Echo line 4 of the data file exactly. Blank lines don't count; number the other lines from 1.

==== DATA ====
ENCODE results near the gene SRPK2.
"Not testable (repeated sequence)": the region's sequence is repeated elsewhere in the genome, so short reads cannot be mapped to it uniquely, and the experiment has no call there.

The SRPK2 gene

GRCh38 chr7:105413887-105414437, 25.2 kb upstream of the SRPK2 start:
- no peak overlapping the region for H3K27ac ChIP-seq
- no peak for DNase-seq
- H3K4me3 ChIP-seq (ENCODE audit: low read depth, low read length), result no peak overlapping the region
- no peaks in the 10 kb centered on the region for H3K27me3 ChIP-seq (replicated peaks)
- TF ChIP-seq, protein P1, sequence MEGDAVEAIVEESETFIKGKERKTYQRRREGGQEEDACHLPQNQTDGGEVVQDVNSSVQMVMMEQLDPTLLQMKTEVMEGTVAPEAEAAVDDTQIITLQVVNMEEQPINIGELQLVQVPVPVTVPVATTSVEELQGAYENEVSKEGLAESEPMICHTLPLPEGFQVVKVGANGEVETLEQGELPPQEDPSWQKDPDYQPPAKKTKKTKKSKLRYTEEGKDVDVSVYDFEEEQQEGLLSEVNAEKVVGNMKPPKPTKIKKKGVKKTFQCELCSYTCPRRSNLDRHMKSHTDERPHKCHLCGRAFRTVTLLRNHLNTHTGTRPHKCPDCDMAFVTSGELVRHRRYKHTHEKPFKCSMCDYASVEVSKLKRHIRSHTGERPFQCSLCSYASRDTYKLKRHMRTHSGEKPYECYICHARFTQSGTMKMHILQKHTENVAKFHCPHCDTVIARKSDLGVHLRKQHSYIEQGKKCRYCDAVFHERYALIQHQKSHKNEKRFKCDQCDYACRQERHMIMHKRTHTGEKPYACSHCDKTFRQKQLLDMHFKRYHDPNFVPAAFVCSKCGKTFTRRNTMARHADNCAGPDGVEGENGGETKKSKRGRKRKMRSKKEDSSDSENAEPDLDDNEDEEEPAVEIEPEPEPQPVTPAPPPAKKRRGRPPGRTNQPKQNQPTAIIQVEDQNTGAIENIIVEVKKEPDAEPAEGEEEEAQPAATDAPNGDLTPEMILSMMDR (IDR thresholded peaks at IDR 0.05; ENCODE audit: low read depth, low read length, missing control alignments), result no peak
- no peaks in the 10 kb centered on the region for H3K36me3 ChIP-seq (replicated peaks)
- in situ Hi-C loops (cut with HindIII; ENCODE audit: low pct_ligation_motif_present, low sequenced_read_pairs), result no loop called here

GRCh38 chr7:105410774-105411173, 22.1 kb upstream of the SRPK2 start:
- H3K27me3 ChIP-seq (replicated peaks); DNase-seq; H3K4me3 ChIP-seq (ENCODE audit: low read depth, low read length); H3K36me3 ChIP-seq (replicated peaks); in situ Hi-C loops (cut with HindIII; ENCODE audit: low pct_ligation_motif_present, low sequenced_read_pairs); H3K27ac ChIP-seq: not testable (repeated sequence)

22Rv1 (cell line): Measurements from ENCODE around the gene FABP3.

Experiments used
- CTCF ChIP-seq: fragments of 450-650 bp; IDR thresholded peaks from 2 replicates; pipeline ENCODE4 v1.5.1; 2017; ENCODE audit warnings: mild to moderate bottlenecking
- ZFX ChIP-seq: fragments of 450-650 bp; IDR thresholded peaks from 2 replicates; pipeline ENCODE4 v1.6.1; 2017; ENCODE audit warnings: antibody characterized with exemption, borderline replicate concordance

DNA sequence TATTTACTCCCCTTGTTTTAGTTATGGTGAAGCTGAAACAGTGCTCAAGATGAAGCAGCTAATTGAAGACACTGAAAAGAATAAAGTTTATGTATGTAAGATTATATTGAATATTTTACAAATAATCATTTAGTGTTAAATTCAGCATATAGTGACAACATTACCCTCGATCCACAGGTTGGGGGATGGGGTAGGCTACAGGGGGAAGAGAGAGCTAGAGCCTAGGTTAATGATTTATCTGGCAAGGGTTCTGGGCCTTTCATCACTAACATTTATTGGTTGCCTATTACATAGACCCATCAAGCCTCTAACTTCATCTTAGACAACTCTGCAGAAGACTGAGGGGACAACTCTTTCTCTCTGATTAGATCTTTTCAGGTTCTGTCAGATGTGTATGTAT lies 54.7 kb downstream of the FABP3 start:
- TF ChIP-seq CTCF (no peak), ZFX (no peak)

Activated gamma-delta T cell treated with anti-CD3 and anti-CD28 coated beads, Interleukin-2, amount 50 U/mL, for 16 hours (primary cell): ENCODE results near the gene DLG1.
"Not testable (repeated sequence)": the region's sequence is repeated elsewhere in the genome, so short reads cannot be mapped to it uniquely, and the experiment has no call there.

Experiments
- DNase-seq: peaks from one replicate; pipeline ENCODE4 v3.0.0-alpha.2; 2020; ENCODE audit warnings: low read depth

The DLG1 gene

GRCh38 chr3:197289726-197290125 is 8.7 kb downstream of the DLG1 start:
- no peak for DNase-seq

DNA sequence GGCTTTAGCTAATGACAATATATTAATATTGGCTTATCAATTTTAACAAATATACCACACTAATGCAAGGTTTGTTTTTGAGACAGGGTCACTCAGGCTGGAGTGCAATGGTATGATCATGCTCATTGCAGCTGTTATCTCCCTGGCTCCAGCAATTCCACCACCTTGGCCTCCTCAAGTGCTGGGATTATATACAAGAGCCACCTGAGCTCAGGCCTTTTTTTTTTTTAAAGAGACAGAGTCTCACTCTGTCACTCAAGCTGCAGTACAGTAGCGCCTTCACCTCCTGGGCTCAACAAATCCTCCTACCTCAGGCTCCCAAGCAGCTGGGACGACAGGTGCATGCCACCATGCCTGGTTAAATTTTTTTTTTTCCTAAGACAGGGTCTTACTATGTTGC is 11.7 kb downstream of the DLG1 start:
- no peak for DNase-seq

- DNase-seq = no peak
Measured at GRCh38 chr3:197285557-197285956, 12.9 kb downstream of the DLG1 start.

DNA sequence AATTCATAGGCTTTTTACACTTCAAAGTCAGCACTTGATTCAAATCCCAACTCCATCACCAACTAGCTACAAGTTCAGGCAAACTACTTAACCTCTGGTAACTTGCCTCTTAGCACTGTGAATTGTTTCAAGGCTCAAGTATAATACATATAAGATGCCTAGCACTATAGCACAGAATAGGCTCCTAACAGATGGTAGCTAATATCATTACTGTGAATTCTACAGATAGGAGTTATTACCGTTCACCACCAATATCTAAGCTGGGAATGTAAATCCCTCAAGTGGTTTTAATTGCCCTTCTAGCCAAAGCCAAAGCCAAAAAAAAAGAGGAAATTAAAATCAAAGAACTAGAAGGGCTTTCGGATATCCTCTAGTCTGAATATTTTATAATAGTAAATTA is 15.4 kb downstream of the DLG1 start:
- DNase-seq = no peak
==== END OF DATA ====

GRCh38 chr7:105413887-105414437, 25.2 kb upstream of the SRPK2 start: